‘I have faith,’ said the cobbler, ‘tomorrow all will be well.’

After leaving the cobbler’s company that evening the King was in a fit of rage. He would challenge the cobbler’s faith and win.
The following morning he ordered his soldiers to round up all the wood carters and recruit them for the new palace guard.
When the cobbler went to his wood carting friends at dawn, he found himself hustled to the King’s palace, given a uniform and sword and told that he now had the honour of being a palace guard. The rest of the day he spent marching. At the end of the day he was dismissed with a command to return for duty the next day at dawn.
When he asked the captain about payment for his new position, the soldier laughed.
‘You will be paid at the end of the month,’ he said.
The cobbler walked away and wondered how he could get enough money to buy his evening meal. He touched the hilt of his sword and had an idea.
Next door to the cobblers was the money lender, who upon receiving the cobbler’s new sword, gave him enough money to buy food for the next three months.
The cobbler bought bread, cheese and wine and went home. He then took out his carving materials and a length of wood and set about fashioning a wooden sword.

That evening the beggar king returned to the cobblers, certain that he would find him desolate.
But as he knocked on the door, he heard the sound of the cobbler singing, and when it was opened he saw the cobbler had a fine meal set upon the table.
‘I was expecting you,’ said the cobbler, ‘come and join me for I am now a palace guard.’
The beggar king frowned.
‘I know the palace guards are paid at the end of each month, how did you come to have money to buy food?’
The cobbler laid the wooden sword on the table.
‘With this,’he said. ‘I have exchanged my sword for money and when I am paid at the end of the month I will buy it back, but till then I will have this wooden sword in my scabbard.’
‘And what if you are called upon to use your sword? asked the beggar king.
‘Then I will have faith that all will be well,’ he said.
The beggar king smiled because now he knew he had trapped the cobbler.
He hurried back to the castle, removed his disguise and commanded his captain to remove a prisoner from the palace dungeon.  He was to be publicly executed in the village square the following day at dawn, and the executioner was to be the cobbler who had joined the palace guard.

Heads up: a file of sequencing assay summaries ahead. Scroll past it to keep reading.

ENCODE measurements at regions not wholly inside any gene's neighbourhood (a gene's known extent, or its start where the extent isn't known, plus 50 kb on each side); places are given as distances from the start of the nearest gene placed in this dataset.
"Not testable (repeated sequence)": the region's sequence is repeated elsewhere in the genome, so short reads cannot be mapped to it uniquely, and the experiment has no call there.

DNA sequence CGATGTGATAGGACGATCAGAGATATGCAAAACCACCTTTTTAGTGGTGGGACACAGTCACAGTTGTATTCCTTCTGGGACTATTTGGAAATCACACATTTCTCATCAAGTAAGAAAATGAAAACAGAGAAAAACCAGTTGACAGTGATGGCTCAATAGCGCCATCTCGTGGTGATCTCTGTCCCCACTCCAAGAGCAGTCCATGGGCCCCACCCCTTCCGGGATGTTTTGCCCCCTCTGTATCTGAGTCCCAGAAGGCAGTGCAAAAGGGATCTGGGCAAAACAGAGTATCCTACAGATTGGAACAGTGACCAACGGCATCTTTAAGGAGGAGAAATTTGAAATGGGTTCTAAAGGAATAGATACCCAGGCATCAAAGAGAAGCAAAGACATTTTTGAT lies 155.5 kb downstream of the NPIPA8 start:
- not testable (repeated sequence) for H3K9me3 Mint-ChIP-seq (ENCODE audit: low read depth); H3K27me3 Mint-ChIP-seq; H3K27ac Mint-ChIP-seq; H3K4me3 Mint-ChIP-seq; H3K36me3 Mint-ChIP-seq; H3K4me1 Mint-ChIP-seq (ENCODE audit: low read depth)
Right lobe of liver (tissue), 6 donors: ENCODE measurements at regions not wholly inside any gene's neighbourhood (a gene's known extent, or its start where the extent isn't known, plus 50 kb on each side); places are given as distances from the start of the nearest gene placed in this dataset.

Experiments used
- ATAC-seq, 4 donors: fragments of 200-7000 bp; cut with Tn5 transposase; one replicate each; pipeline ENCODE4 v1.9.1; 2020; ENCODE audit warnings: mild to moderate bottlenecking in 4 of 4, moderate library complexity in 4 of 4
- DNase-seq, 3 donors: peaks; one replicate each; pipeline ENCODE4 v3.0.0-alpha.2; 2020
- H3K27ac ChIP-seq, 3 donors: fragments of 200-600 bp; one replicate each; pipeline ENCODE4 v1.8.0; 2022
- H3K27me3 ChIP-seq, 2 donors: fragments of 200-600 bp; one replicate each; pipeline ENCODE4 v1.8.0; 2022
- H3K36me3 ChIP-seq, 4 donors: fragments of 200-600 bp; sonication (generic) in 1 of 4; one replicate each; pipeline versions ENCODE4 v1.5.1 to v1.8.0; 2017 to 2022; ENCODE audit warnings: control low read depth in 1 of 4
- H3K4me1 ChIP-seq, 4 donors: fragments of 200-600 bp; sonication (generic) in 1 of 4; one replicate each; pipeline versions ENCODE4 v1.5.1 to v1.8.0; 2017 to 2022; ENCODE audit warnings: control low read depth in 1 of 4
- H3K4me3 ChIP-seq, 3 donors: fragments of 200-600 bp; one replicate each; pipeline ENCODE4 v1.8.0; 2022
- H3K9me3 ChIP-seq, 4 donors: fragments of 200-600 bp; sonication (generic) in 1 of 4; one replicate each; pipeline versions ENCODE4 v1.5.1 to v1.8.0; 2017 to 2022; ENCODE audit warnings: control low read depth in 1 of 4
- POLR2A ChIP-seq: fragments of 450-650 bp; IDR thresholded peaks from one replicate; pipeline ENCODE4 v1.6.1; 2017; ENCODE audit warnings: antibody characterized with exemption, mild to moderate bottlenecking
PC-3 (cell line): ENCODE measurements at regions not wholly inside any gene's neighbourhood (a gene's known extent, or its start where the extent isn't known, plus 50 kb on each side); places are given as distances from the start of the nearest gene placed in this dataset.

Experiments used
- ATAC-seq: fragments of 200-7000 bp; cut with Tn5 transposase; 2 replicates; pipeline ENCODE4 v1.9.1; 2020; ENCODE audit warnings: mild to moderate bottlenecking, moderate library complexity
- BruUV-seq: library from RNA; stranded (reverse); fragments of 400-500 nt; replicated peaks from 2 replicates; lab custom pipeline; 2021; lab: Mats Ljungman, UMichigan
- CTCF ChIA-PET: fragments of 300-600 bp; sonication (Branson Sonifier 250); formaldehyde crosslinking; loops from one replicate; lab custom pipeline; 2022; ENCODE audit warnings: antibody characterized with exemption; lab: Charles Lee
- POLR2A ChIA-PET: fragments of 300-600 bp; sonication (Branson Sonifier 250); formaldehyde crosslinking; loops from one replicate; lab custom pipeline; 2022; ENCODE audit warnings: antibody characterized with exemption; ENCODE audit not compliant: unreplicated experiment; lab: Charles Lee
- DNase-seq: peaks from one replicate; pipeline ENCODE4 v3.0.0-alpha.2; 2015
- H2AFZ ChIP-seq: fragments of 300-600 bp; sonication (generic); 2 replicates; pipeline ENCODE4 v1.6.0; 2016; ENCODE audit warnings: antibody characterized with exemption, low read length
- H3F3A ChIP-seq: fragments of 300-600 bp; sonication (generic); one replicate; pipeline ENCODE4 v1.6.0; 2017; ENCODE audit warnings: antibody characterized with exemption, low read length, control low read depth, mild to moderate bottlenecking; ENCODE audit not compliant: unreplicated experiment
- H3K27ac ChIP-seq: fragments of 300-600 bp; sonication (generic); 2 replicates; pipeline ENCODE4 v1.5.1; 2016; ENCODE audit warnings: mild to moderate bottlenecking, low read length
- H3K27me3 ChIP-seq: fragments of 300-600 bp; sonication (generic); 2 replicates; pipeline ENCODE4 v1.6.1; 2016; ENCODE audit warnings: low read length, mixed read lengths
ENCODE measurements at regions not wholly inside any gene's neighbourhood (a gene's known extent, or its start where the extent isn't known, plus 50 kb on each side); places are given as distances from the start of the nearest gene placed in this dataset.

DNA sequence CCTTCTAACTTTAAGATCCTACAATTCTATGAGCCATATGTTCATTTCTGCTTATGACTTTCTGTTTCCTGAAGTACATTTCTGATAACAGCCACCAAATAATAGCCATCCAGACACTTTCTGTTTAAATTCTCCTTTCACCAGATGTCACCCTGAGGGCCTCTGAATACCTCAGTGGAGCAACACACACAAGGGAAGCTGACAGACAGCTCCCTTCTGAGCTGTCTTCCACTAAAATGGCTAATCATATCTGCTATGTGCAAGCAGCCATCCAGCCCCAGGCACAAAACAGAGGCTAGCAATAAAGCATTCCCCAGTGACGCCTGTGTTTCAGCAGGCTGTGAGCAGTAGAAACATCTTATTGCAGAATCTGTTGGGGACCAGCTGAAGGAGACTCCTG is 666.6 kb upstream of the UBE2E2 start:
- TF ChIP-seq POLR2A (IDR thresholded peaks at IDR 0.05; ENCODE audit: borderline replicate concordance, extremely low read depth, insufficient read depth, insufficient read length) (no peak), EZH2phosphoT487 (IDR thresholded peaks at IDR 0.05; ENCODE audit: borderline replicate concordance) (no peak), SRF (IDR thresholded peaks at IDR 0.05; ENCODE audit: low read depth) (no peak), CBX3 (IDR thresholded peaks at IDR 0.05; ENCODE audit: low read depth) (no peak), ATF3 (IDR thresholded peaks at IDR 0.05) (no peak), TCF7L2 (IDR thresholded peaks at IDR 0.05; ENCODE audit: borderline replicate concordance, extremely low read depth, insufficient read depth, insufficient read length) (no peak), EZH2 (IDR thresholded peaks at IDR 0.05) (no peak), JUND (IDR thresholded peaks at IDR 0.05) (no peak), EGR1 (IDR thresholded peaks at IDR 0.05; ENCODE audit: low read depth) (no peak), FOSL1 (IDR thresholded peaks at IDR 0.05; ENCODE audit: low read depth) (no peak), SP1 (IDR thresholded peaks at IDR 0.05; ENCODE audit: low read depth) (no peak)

When the cobbler arrived at the palace the following morning he noticed  a great crowd was gathering at the village square. Word had spread there was to be the execution of a thief.

The captain of the guard commanded the palace guard to march to the village square and there one of them was to be chosen to execute a thief.
The thief knelt upon the ground in front of the palace guard, protesting his innocence.
‘Is it a crime to feed your family?’ he pleaded, ‘what I took was for need not greed. Spare my life, please.’
The captain of the guard looked the cobbler in the eye.
‘Remove the thief’s head,’ he commanded.
The cobbler clutched the hilt of his sword, knowing that if he withdrew it, then his act of substitution would be deemed treasonous and he too would be executed.
For a minute he stood, looking at the prisoner’s desperate face. He then averted his eyes, took a deep breath and faced the assembled crowd.
‘If this man be innocent as he claims to be, let my sword be changed into wood,’ he declared.
He then withdrew the sword and raised it up high.
There was a gasp from the crowd as the wooden sword appeared like a beacon in the air.
At that moment the King strode forth and addressed the crowd.
‘Do you know who I am?’ the King asked.
‘You are the King,’ replied the cobbler.
‘I am your guest, having eaten at your table for the past four nights.’
The cobbler looked closely at the King with a dawning recognition.
‘You are always welcome to dine with me,’ said the cobbler, ‘although I thought a King may have preferred finer fare than what I could offer.’
‘What about me?’ demanded the prisoner, seizing the opportunity to secure the King’s favour.
‘Ah yes, the miracle of your innocence,’ said the King, and smiled. ‘Your freedom is restored,’ and he dismissed the prisoner.
As the crowd dispersed the King turned once more to the cobbler.
‘I am in need of an adviser,’ he said.
The cobbler smiled at him and handed him his wooden sword.
‘Have faith. All will be well.’




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Re: All will be well

Post by ggoopp on Sun Dec 06, 2015 12:53 am

yes indeed!! "ALL WILL BEE WELL"
amen, amen,amen

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Re: All will be well

Post by Freya on Mon Dec 07, 2015 3:46 pm





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Re: All will be well